The Senate passed an infrastructure bill on Tuesday morning that would invest $1 trillion to rebuild the country’s aging utilities and transportation systems. The bill was backed by every Senate Democrat, and gained support from 19 Republicans. The passage ends months of rocky negotiations between a bipartisan group of senators and delivers a victory to President Joe Biden, who campaigned on restoring the art of bipartisan dealmaking to the Oval Office.
But the road to enacting Biden’s economic vision is far from over. The bill’s passage in the Senate merely sends it over to the House, kicking off what promises to be a long, tempestuous process that will test Democrats’ narrow majorities in both chambers of Congress—and ultimately determine just how ambitious Biden’s promised economic transformation will be.
The bill sets aside money to repair roads and bridges, replace remaining lead pipes, reinvigorate mass transit, and boost electric vehicles. It also would invest in new public works projects, such as a network of electric car charging stations and a massive expansion of the nation’s broadband access. The slate of projected work is expected to create millions of new jobs over the next decade. The legislation marks the largest investment in public works in nearly a decade, but it still falls far short of the $4 trillion economic vision the White House proposed earlier this year. The eventual bipartisan deal proved particularly disappointing to progressive lawmakers, who already viewed the White House’s initial proposals as a down payment on the massive investments they deem necessary to remedy the nation’s crises.
Congress’ left flank bit their typically unreserved tongues early in the first weeks of the bipartisan talks, an effort to “give a little space” to negotiations because “we understand there are some Senate Democrats who need to see that,” Congressional Progressive Caucus Chair Rep. Pramila Jayapal (D-Wash.) told me in June. But as months wore on, patience wore thin. Anxiety reached a pitch last month as early details of the bipartisan senators’ framework trickled out. Key Democratic priorities would be significantly downsized in the Senate’s deal—and progressive priorities would be all but absent.
Such cuts were necessary to attract support from both sides of the Senate’s evenly divided aisles, but could cause problems in the House, where Speaker Nancy Pelosi (D-Calif.) oversees her own narrow majority. When the deal was first announced, Pelosi promised that her chamber would only put the infrastructure proposal to a vote if it is accompanied by a budget reconciliation bill—legislation that only requires a simple majority to pass in the Senate and can therefore pass with only Democratic votes. It would thus serve as the vehicle for whatever eligible pieces of her party’s agenda that had fallen to the cutting room floor.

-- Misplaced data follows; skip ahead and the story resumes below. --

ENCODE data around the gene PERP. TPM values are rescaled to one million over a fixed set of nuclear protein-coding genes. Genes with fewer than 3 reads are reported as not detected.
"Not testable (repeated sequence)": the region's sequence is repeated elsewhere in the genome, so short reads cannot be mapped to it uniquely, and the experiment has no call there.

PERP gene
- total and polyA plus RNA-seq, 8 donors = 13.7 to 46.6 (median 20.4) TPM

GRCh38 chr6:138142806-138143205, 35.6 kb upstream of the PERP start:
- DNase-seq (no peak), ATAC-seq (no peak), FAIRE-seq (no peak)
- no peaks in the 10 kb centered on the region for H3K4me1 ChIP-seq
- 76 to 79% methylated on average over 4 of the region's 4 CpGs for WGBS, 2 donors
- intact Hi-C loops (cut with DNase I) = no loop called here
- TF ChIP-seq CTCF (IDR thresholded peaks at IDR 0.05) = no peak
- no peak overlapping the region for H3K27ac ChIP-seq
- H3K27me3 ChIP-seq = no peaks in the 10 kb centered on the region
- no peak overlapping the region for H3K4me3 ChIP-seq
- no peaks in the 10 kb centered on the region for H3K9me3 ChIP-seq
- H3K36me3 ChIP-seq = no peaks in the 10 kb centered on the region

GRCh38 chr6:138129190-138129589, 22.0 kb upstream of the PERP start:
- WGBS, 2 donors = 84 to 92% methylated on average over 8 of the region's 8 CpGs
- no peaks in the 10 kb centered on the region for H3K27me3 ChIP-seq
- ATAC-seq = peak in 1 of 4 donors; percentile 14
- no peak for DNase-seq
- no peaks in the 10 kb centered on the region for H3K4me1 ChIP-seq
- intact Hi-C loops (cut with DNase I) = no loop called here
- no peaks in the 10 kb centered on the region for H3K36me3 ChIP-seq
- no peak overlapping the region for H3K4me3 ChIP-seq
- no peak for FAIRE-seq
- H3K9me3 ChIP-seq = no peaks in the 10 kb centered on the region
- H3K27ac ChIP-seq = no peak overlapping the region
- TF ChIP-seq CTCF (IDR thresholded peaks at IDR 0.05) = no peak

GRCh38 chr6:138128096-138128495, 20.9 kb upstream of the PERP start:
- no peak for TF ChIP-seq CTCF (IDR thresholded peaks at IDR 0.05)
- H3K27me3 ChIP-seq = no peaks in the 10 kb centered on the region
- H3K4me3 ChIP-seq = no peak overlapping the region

And that’s where the turbulent next phase begins. Much of the attention over the following weeks will turn to the $3.5 trillion reconciliation bill, which offers Democrats their best hope for salvaging what they can of the ambitious agenda Biden put forth earlier this year. “Progressives don’t give a fuck about the bipartisan deal,” one aide to a progressive House member tells me, emphasizing that the left flank will be agitating for more spending for key social investments—such as major investments in environmental justice and home care for the disabled and elderly.
The White House is highly attuned to its fragile majority, and has taken care to assuage concerns from all facets of the House’s ideologically diverse caucus—including progressives, who have become increasingly vocal in their threats to tank deals they deem insufficient. “While there may be a couple of senators that are saying that they’re going to vote ‘no’ if certain things don’t happen, that is also true of any number of members in the House,” Jayapal told reporters last Tuesday.
But centrist lawmakers have their own complaints. Rep. Josh Gotteheimer, the leader of the centrist Problem Solvers Caucus, told the New York Times that Pelosi “should bring this once-in-a-century bipartisan legislation to the floor for a stand-alone vote as quickly as possible.” Moderate Democrats are less enthusiastic about the massive spending the left is thirsting for in its Democrats-only bill, and the failure to deliver a timely bipartisan package will be its own source of anger for that faction as the midterms loom. Gotteheimer and five of his fellow House moderates formalized that opinion in a new letter that demands the speaker hold a vote on the bipartisan infrastructure bill “as soon as the Senate completes its work.” At least two centrist House lawmakers have said they won’t vote for any Democrat-only reconciliation bill at all.
It is finally, at long last, Infrastructure Week, and the Senate has defeated the odds to drag a massive, bipartisan investment over the finish line. But there’s no guarantee that this process has a happy ending. If not, Biden’s and Democrats’ legacies are on the line.